The illusory correlation effect is a psychological phenomenon that occurs when two events, characteristics, or concepts become strong associates of one another, leading to a bias toward remembering those two associates as having co-occurred in a new series of exposures. Basically, two unrelated events become connected in our brains, whether an actual relationship exists or not. Think two first impressions, but linked together.
Picture Joe Mauer at the plate. The pitch is delivered and he puts it in play. Where did the ball go? Your own vision of that Mauer hit depends a lot on your own biases and prejudices. If you envision Mauer hitting a slow-roller to the second baseman, you might have a preconceived notion of Mauer as a ground ball machine who rolls over to second on a frequent basis. If you envision Mauer lining a double into the opposite-field gap, you probably perceive Mauer as a dangerous doubles hitter who comes through for the team on a frequent basis. The reality is that you have likely created these correlations when they either do not exist, or when they simply do not predict anything of future value.
Aaron Hicks is the player du jour when it comes to discussing Twins baseball. Should he be sent down? Should he be moved down in the lineup? Should he be given as much time as he needs to work through his struggles? While we cannot answer these questions with accurate, definitive responses, our own biases and prejudices are likely to form our responses and affect our perception. In reality, the information that we have associated with Hicks may have no bearing on his future performance.
There is no inherent danger in regards to a baseball illusory correlation. The problem as fans is that an illusory correlation is a lot like a first impression, in that they can wear off very slowly. In the case of Hicks, the fans have been treated to a poor first impression from Hicks, along with the potential false correlation between Hicks’ current performance and his future performance. In reality, the small sample size argument appears again because there is no way to correlate the first 10 games of a player’s career to the remainder of their career (assuming the player plays a decent amount of games).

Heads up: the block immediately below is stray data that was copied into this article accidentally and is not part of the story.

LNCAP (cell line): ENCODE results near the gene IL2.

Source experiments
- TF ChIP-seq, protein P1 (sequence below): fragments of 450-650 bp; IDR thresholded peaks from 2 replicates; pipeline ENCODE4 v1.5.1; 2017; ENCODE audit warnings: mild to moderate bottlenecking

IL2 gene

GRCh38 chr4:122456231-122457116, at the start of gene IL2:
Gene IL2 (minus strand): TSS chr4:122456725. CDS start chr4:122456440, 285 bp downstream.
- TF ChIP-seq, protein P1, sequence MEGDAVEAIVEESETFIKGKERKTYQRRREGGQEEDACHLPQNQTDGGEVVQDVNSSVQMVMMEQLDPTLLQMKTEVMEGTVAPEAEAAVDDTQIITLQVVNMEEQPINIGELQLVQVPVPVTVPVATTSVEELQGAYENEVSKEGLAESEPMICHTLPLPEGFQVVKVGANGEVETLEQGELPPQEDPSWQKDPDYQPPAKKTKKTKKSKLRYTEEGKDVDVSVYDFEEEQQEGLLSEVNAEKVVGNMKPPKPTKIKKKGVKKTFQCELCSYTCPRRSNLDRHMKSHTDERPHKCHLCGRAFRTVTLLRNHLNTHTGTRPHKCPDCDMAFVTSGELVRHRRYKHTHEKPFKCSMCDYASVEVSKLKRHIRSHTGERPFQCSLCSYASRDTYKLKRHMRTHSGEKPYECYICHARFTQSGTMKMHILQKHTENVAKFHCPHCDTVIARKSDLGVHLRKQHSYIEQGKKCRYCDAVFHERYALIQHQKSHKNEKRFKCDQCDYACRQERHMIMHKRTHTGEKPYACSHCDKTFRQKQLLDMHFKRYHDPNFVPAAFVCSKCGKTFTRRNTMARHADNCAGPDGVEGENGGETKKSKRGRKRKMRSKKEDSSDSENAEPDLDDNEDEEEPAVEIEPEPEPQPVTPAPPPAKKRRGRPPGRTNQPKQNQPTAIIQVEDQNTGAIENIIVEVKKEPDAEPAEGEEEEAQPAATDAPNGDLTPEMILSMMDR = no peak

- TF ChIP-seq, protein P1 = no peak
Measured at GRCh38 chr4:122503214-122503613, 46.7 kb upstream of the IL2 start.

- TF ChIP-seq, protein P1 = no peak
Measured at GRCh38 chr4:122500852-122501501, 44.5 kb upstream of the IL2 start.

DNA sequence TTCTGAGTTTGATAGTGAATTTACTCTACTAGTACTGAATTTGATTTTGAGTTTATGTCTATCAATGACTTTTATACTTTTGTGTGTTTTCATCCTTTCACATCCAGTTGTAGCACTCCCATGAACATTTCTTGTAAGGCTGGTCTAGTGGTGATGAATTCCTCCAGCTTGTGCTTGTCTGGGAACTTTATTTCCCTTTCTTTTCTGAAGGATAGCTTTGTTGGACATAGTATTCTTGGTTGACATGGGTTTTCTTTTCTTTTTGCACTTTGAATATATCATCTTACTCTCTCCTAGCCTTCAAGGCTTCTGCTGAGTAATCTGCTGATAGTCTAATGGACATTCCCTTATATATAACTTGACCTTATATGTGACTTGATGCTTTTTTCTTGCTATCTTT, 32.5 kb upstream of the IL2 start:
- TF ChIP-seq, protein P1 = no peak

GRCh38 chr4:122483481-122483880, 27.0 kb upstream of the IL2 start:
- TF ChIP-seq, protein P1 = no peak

Fans are starting to boo Hicks at home games. I’ve read “he’s in over his head,” “he’s losing his confidence,” and “he looks lost.” We aren’t able to get inside of Hicks’ head. He may look to us like he is pressing or losing confidence, but unless we get a very detailed report of Hicks’ psyche, we can’t really confirm this information. We are constantly creating associations as humans, and this is a natural occurrence. However, many of these associations aren’t accurate, but they do explain what we see, especially when we aren’t sure why we see what we see.
To take it a step further, when we create our own associations, we can then use these same biases to explain future changes and events. If Hicks starts hitting, we might start to see a more confident player on the field, when the reality may be that nothing has changed in Hicks’ level of confidence. If Hicks starts hitting better, we might start to view him as a better fielder as well. In fact, when Hicks does start to hit, we will probably come up with a multitude of reasons why, when the reality may simply be that things are evening out for him.
I’m not trying to discredit our ability to accurately perceive baseball players. Our brains are busy, with lots of important stuff to do. If we need to make some false correlations to make our ability to watch and absorb baseball a little easier, it is probably worth it so that we can keep learning, breathing, sleeping and all that good stuff. Our brains look for shortcuts because our brains are taxed at all times. If my brain can save a few watts of power by telling me that Aaron Hicks is struggling because he “wasn’t ready for the jump to AA,” then it can spend a little extra time trying to remember that important piece of information from earlier today that I can’t quite remember as I type this.
When trying to gauge player performance, we should look at the facts. Aaron Hicks has a low batting average, he is striking out a lot and he was recently moved down in the batting order. Anything we correlate to these facts might be illusory. That doesn’t necessarily mean that Aaron Hicks isn’t losing confidence, but we cannot state that with any sort of realistic confirmation of that theory.
Illusory correlations from fans do little harm. Booing is probably unpleasant, but no one has ever retired due to booing. The danger with this effect would come if Aaron Hicks formed his own illusory correlations or if the Twins formed an illusory correlation regarding Hicks. These correlations could lead the team to lose hope, or worse, Hicks to lose hope. Fan perceptions lead to discussions and possibly arguments. A change in perception within the organization or from the player could change a lot more.
If we know that these correlations are not real, but that we cannot avoid them, how does this knowledge really help us? Awareness is important. If we are aware of this concept, we can be frustrated when Hicks has a bad at bat, but realize that his future is still bright. Awareness reminds us that while Hicks may need a few months in AAA, he is still a great prospect who can help the Twins in the near future. We can control our awareness and use it to shape our perception. Our brains are capable of living in the moment while still keeping the big picture in mind. If we find that balance, we will all be much happier as Twins’ fans.
I posted a reaction to Ben Revere’s awesome catch on Monday. You can read the transcript (and see the catch) here. Do you feel that we create illusory correlations when watching baseball, or am I being an obnoxious professor who needs to lower taxes?
Topics: Minnesota Twins